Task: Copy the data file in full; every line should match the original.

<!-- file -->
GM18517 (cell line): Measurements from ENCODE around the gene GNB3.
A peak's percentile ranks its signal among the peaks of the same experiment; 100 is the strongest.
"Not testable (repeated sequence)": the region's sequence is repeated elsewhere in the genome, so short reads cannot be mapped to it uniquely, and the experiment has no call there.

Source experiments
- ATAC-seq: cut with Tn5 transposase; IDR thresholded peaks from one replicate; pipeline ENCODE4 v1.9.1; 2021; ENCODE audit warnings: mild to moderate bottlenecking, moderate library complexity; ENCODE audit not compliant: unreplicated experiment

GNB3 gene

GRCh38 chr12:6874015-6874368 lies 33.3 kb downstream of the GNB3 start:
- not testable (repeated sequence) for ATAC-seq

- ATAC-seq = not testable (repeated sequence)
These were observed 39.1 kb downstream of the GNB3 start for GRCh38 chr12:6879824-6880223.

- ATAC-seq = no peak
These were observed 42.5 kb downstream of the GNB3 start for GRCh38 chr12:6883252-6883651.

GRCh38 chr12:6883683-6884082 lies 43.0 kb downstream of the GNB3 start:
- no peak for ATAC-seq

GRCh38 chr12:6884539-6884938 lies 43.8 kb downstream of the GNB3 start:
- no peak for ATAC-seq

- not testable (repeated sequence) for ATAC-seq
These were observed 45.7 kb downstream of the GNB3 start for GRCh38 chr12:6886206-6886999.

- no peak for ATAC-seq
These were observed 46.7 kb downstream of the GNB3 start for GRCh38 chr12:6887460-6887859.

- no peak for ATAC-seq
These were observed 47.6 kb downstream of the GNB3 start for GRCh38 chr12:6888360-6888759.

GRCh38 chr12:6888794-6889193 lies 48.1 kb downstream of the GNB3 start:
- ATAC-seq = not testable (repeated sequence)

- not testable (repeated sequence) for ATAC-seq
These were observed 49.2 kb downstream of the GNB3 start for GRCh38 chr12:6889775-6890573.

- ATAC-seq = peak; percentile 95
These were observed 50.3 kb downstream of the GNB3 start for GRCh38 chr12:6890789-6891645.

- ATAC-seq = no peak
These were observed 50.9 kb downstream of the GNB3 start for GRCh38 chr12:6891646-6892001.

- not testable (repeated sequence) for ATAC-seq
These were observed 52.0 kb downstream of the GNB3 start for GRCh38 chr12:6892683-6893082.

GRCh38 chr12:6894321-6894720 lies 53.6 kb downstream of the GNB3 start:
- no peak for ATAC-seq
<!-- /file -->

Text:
GM18517 (cell line): Measurements from ENCODE around the gene GNB3.
A peak's percentile ranks its signal among the peaks of the same experiment; 100 is the strongest.
"Not testable (repeated sequence)": the region's sequence is repeated elsewhere in the genome, so short reads cannot be mapped to it uniquely, and the experiment has no call there.

Source experiments
- ATAC-seq: cut with Tn5 transposase; IDR thresholded peaks from one replicate; pipeline ENCODE4 v1.9.1; 2021; ENCODE audit warnings: mild to moderate bottlenecking, moderate library complexity; ENCODE audit not compliant: unreplicated experiment

GNB3 gene

GRCh38 chr12:6874015-6874368 lies 33.3 kb downstream of the GNB3 start:
- not testable (repeated sequence) for ATAC-seq

- ATAC-seq = not testable (repeated sequence)
These were observed 39.1 kb downstream of the GNB3 start for GRCh38 chr12:6879824-6880223.

- ATAC-seq = no peak
These were observed 42.5 kb downstream of the GNB3 start for GRCh38 chr12:6883252-6883651.

GRCh38 chr12:6883683-6884082 lies 43.0 kb downstream of the GNB3 start:
- no peak for ATAC-seq

GRCh38 chr12:6884539-6884938 lies 43.8 kb downstream of the GNB3 start:
- no peak for ATAC-seq

- not testable (repeated sequence) for ATAC-seq
These were observed 45.7 kb downstream of the GNB3 start for GRCh38 chr12:6886206-6886999.

- no peak for ATAC-seq
These were observed 46.7 kb downstream of the GNB3 start for GRCh38 chr12:6887460-6887859.

- no peak for ATAC-seq
These were observed 47.6 kb downstream of the GNB3 start for GRCh38 chr12:6888360-6888759.

GRCh38 chr12:6888794-6889193 lies 48.1 kb downstream of the GNB3 start:
- ATAC-seq = not testable (repeated sequence)

- not testable (repeated sequence) for ATAC-seq
These were observed 49.2 kb downstream of the GNB3 start for GRCh38 chr12:6889775-6890573.

- ATAC-seq = peak; percentile 95
These were observed 50.3 kb downstream of the GNB3 start for GRCh38 chr12:6890789-6891645.

- ATAC-seq = no peak
These were observed 50.9 kb downstream of the GNB3 start for GRCh38 chr12:6891646-6892001.

- not testable (repeated sequence) for ATAC-seq
These were observed 52.0 kb downstream of the GNB3 start for GRCh38 chr12:6892683-6893082.

GRCh38 chr12:6894321-6894720 lies 53.6 kb downstream of the GNB3 start:
- no peak for ATAC-seq